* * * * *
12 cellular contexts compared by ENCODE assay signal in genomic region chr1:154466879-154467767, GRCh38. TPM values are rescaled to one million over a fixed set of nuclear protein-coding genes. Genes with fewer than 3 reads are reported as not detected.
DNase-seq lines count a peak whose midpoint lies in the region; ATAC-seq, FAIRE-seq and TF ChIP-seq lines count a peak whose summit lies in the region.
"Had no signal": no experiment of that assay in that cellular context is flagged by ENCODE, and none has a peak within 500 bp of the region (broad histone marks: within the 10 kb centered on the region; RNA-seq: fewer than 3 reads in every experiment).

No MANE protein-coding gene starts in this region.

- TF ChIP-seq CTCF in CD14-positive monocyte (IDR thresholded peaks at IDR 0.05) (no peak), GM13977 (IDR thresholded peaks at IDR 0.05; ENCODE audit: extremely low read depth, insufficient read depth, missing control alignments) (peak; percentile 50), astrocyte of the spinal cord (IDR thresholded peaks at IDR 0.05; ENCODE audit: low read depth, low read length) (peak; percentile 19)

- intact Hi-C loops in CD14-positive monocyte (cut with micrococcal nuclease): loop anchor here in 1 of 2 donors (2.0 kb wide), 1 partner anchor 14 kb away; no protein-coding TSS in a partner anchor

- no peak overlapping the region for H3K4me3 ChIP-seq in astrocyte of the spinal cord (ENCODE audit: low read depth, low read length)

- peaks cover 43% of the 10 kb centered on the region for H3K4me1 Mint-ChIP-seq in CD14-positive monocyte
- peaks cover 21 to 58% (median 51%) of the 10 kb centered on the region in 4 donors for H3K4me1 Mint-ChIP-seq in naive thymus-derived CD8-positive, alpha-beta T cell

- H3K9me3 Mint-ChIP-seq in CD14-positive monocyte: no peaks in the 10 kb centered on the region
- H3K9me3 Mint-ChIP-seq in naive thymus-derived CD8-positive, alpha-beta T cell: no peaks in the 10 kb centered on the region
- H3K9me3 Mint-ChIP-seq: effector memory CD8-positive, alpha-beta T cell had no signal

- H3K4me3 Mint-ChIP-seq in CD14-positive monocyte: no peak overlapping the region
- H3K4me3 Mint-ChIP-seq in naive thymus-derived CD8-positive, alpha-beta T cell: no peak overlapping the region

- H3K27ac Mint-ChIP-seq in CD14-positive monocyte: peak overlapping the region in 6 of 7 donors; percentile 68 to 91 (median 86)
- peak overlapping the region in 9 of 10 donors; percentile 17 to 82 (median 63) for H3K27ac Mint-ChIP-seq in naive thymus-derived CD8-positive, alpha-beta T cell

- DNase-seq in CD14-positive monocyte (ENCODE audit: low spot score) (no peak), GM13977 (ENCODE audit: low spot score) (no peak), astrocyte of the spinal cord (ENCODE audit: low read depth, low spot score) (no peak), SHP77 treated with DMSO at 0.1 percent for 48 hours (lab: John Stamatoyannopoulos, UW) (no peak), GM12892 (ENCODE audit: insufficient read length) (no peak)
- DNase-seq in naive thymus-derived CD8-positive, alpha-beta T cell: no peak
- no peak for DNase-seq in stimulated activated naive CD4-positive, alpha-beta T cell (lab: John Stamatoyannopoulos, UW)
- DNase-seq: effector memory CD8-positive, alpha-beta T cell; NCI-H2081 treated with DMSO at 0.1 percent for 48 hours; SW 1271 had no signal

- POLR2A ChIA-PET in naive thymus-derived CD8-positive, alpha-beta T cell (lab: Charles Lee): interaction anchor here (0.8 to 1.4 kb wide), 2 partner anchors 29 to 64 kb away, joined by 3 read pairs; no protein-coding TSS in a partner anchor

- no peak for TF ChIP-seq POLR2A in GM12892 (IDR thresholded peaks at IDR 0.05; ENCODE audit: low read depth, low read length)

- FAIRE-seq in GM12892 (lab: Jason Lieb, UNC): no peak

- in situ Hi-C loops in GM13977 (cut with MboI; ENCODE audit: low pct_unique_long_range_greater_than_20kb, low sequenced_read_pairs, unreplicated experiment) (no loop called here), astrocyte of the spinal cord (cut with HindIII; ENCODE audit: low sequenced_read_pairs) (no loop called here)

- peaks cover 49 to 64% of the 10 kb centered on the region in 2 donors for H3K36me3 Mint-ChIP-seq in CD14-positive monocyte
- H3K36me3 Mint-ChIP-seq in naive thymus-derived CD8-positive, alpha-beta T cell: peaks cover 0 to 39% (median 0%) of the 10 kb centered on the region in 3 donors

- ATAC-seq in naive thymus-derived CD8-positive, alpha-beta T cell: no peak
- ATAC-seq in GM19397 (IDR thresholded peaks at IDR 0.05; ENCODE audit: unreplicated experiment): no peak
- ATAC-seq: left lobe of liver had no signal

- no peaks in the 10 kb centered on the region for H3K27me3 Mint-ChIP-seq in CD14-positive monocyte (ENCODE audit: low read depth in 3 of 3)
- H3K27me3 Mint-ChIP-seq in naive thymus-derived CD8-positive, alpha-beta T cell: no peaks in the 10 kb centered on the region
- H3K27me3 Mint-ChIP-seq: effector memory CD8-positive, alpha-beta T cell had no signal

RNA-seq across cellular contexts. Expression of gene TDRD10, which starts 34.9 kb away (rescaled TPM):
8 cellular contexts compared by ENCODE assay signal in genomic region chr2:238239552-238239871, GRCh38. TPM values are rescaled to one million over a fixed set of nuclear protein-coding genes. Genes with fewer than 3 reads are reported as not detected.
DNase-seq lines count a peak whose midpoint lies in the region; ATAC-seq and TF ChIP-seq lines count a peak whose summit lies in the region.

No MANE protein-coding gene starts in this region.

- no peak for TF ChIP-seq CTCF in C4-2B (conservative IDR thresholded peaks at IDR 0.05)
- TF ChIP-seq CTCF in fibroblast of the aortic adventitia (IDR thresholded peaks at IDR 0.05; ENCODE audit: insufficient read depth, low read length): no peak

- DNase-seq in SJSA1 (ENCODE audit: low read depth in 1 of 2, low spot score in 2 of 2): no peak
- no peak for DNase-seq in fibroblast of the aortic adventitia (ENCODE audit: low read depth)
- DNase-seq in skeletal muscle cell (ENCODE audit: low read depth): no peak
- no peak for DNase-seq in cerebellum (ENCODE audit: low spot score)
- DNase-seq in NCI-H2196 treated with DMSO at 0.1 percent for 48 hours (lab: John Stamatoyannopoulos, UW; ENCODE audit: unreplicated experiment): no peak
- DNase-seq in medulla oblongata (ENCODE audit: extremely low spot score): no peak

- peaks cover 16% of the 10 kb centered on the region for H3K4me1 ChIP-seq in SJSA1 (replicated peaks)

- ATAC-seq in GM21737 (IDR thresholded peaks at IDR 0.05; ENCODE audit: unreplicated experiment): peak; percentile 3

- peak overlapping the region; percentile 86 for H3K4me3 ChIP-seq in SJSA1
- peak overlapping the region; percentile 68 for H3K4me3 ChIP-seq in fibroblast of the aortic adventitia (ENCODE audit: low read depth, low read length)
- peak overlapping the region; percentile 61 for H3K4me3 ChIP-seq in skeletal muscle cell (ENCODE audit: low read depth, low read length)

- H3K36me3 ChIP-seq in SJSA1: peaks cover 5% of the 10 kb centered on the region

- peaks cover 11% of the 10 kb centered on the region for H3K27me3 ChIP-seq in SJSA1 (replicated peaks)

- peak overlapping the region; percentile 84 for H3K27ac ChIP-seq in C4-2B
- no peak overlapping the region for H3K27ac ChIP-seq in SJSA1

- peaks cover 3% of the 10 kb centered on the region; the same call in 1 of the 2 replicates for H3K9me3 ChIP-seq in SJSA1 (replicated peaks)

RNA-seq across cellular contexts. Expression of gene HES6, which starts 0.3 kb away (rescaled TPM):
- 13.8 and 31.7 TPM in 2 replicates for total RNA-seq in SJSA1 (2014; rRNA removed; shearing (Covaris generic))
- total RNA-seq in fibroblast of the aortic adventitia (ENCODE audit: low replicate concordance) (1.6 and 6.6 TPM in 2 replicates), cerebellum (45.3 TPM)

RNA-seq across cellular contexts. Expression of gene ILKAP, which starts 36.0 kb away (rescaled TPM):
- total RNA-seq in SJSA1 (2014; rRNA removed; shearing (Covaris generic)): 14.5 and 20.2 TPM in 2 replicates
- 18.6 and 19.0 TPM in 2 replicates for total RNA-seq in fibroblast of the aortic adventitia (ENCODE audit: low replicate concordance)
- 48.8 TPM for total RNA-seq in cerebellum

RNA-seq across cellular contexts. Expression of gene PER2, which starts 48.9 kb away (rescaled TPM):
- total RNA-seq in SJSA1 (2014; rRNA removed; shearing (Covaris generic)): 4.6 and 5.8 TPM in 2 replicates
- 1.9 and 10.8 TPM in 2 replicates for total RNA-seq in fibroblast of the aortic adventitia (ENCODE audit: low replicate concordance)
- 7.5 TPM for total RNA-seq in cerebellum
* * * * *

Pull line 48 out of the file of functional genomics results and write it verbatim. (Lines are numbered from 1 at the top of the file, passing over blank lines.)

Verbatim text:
- peak overlapping the region; percentile 68 for H3K4me3 ChIP-seq in fibroblast of the aortic adventitia (ENCODE audit: low read depth, low read length)